What - No Beer? is a 1933 Pre-Code comedy film directed by Edward Sedgwick and starring Buster Keaton and Jimmy Durante.

It's a Mad, Mad, Mad, Mad World

It's a Mad Mad Mad Mad WorldIt's a Mad, Mad, Mad, Mad, WorldIt’s a Mad Mad Mad Mad World
Durante went on to appear in The Wet Parade (1932), Broadway to Hollywood (1933), The Man Who Came to Dinner (1942, playing Banjo, a character based on Harpo Marx), Ziegfeld Follies (1946), Billy Rose's Jumbo (1962, based on the 1935 musical), and It's a Mad, Mad, Mad, Mad World (1963).

Four Star Revue

All Star RevueAll-Star Revue
Although Durante made his television debut on November 1, 1950 (on the Four Star Revue - see below) he continued to keep a presence in radio, as a frequent guest on Tallulah Bankhead's two-year NBC comedy-variety show The Big Show.
The series originally starred four celebrities, Ed Wynn, Danny Thomas, Jack Carson, and Jimmy Durante (hence the name Four Star Revue), alternating as hosts of the program every week.

Augie Doggie and Doggie Daddy

Augie DoggieDoggie DaddyAugie Ben Doggie
became an instant catchphrase, which would later inspire the cartoon Augie Doggie and Doggie Daddy.
Doggie Daddy (voiced by Doug Young with a Brooklyn accent, based on a Jimmy Durante impersonation) tried to do the best he could at raising his rambunctious son Augie (voiced by Daws Butler).

The Big Show (NBC Radio)

The Big ShowBig ShowThe Big Show'' (NBC Radio)
Although Durante made his television debut on November 1, 1950 (on the Four Star Revue - see below) he continued to keep a presence in radio, as a frequent guest on Tallulah Bankhead's two-year NBC comedy-variety show The Big Show.
Hosted by stage actress Tallulah Bankhead, The Big Show began November 5, 1950, on NBC with a stellar line-up of guests: Fred Allen, Mindy Carson, Jimmy Durante, José Ferrer, Portland Hoffa, Frankie Laine, Russell Knight, Paul Lukas, Ethel Merman, Danny Thomas and Meredith Willson.

Cole Porter

PorterColeC. Porter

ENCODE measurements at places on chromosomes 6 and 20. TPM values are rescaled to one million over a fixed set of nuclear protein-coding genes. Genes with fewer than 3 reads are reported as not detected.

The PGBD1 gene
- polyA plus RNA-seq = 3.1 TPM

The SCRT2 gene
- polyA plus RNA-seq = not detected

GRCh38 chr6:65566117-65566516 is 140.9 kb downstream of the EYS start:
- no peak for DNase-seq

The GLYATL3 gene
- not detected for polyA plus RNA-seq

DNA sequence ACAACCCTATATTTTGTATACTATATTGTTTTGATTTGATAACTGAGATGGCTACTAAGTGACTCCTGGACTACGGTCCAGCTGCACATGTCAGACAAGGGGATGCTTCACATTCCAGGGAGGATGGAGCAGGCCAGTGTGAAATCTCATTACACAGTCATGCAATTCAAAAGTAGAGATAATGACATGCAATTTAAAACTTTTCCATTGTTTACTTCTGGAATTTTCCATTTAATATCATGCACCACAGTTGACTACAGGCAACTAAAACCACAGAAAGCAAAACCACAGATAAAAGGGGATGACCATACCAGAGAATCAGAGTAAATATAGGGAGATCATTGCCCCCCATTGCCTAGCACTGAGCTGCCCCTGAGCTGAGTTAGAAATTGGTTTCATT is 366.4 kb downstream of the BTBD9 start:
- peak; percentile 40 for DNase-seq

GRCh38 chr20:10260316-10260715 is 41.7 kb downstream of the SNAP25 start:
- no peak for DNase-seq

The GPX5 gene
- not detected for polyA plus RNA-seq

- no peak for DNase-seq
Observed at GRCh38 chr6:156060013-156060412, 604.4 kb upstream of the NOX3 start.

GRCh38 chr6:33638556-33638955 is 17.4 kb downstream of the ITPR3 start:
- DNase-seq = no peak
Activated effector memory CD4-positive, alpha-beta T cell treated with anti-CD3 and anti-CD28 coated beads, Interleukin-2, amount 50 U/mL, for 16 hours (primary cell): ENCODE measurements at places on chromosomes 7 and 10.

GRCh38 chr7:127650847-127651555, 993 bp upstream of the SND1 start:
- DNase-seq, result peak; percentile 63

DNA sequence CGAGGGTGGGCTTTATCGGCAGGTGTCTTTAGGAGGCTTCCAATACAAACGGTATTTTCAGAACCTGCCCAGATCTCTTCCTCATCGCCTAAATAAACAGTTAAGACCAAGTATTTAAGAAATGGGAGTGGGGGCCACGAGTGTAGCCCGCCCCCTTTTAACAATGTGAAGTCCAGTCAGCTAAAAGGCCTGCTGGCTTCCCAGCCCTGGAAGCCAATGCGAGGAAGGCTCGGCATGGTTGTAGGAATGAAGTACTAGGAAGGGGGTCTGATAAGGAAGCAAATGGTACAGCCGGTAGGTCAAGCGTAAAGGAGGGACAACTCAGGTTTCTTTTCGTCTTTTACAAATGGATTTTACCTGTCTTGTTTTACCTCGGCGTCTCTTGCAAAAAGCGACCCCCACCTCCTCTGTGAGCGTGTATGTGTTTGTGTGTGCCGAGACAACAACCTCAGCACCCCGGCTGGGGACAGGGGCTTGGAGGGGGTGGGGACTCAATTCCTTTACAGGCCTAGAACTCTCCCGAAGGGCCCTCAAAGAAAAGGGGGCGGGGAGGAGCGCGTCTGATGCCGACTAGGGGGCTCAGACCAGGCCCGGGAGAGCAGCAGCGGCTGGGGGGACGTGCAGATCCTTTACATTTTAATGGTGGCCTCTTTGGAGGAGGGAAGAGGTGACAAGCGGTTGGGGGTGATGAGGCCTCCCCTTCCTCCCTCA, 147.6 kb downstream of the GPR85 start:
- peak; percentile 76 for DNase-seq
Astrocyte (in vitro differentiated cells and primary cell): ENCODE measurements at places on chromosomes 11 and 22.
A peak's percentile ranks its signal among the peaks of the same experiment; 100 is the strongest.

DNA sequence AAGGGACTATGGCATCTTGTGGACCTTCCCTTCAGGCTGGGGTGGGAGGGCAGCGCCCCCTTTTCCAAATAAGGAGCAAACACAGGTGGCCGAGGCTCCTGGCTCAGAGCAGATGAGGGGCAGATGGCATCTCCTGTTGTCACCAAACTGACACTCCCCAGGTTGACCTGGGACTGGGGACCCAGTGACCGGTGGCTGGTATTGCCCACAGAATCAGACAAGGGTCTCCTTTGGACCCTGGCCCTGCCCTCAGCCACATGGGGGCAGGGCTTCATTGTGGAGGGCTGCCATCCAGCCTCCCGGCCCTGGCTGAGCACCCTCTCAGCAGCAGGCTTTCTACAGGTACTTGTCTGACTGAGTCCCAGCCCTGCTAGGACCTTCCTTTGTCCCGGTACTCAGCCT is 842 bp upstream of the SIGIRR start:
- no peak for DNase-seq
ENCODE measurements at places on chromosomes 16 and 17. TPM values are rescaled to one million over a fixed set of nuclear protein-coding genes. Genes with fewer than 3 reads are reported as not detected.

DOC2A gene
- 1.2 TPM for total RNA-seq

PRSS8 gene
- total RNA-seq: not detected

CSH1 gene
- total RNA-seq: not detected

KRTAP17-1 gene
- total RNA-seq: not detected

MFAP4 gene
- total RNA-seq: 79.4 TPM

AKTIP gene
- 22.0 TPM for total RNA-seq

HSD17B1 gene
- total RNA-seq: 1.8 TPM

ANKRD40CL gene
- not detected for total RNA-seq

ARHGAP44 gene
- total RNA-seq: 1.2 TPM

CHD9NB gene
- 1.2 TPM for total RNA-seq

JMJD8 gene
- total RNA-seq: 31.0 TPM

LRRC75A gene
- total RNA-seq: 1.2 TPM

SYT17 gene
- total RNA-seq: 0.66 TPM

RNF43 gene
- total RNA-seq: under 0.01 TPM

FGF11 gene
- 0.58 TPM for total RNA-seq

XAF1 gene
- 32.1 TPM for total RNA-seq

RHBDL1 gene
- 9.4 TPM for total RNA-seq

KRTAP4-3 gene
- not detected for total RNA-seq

Jackson and Durante appeared in the Cole Porter musical The New Yorkers, which opened on Broadway on December 8, 1930.
Red, Hot and Blue (1936), featuring Merman, Jimmy Durante and Bob Hope, ran for 183 performances and introduced "It's De-Lovely", "Down in the Depths (on the Ninetieth Floor)", and "Ridin' High".

Elephant in the room

The Elephant in the Living Roomelephants in the roomthe elephant in our living room
This comedy bit, also reprised in his role in Billy Rose's Jumbo, likely contributed to the popularity of the idiom the elephant in the room.
In 1935, comedian Jimmy Durante starred on Broadway in the Billy Rose Broadway musical Jumbo, in which a police officer stops him as he leads a live elephant and asks, "What are you doing with that elephant?"

Eddie Cantor

The Eddie Cantor ShowEddie ''CantorEddie Cantor show
On September 10, 1933, Durante appeared on Eddie Cantor's NBC radio show, The Chase and Sanborn Hour, continuing until November 12 of that year.
One of his earliest paying jobs was doubling as a waiter and performer, singing for tips at Carey Walsh's Coney Island saloon, where a young Jimmy Durante accompanied him on piano.

Original New Orleans Jazz Band

He continued working the city's piano bar circuit and earned the nickname "ragtime Jimmy", before he joined one of the first recognizable jazz bands in New York, the Original New Orleans Jazz Band.
Jimmy Durante, the only New Yorker in the group, became well known for his showmanship and took over leadership from Frank Christian in 1920 and the group was renamed "Jimmy Durante's Jazz Band".